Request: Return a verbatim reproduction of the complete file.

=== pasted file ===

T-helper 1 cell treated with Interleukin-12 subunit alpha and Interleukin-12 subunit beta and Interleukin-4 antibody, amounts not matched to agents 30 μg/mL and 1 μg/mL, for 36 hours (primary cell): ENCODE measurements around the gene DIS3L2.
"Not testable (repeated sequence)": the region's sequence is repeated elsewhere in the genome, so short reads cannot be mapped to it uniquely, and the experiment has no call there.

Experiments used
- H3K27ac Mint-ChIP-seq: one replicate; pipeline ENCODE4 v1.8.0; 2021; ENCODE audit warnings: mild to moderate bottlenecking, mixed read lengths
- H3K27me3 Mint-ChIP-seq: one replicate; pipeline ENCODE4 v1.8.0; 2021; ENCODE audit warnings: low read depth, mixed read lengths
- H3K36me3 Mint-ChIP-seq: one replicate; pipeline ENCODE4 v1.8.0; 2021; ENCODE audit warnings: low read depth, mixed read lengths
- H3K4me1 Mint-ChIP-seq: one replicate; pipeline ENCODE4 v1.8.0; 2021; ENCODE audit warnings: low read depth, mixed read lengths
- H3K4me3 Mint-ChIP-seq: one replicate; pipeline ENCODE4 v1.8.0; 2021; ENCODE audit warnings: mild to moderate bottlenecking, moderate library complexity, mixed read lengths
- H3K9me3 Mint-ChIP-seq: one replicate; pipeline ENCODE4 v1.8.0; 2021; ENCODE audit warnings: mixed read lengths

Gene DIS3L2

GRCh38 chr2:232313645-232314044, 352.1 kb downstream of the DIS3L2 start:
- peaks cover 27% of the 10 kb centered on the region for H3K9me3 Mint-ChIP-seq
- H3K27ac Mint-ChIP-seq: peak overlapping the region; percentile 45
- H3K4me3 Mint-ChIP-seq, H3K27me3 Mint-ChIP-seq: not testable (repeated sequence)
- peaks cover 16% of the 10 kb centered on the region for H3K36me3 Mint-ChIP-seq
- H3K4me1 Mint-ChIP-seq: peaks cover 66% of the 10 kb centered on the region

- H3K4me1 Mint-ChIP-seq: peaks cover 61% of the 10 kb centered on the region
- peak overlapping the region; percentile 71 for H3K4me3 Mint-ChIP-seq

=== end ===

T-helper 1 cell treated with Interleukin-12 subunit alpha and Interleukin-12 subunit beta and Interleukin-4 antibody, amounts not matched to agents 30 μg/mL and 1 μg/mL, for 36 hours (primary cell): ENCODE measurements around the gene DIS3L2.
"Not testable (repeated sequence)": the region's sequence is repeated elsewhere in the genome, so short reads cannot be mapped to it uniquely, and the experiment has no call there.

Experiments used
- H3K27ac Mint-ChIP-seq: one replicate; pipeline ENCODE4 v1.8.0; 2021; ENCODE audit warnings: mild to moderate bottlenecking, mixed read lengths
- H3K27me3 Mint-ChIP-seq: one replicate; pipeline ENCODE4 v1.8.0; 2021; ENCODE audit warnings: low read depth, mixed read lengths
- H3K36me3 Mint-ChIP-seq: one replicate; pipeline ENCODE4 v1.8.0; 2021; ENCODE audit warnings: low read depth, mixed read lengths
- H3K4me1 Mint-ChIP-seq: one replicate; pipeline ENCODE4 v1.8.0; 2021; ENCODE audit warnings: low read depth, mixed read lengths
- H3K4me3 Mint-ChIP-seq: one replicate; pipeline ENCODE4 v1.8.0; 2021; ENCODE audit warnings: mild to moderate bottlenecking, moderate library complexity, mixed read lengths
- H3K9me3 Mint-ChIP-seq: one replicate; pipeline ENCODE4 v1.8.0; 2021; ENCODE audit warnings: mixed read lengths

Gene DIS3L2

GRCh38 chr2:232313645-232314044, 352.1 kb downstream of the DIS3L2 start:
- peaks cover 27% of the 10 kb centered on the region for H3K9me3 Mint-ChIP-seq
- H3K27ac Mint-ChIP-seq: peak overlapping the region; percentile 45
- H3K4me3 Mint-ChIP-seq, H3K27me3 Mint-ChIP-seq: not testable (repeated sequence)
- peaks cover 16% of the 10 kb centered on the region for H3K36me3 Mint-ChIP-seq
- H3K4me1 Mint-ChIP-seq: peaks cover 66% of the 10 kb centered on the region

- H3K4me1 Mint-ChIP-seq: peaks cover 61% of the 10 kb centered on the region
- peak overlapping the region; percentile 71 for H3K4me3 Mint-ChIP-seq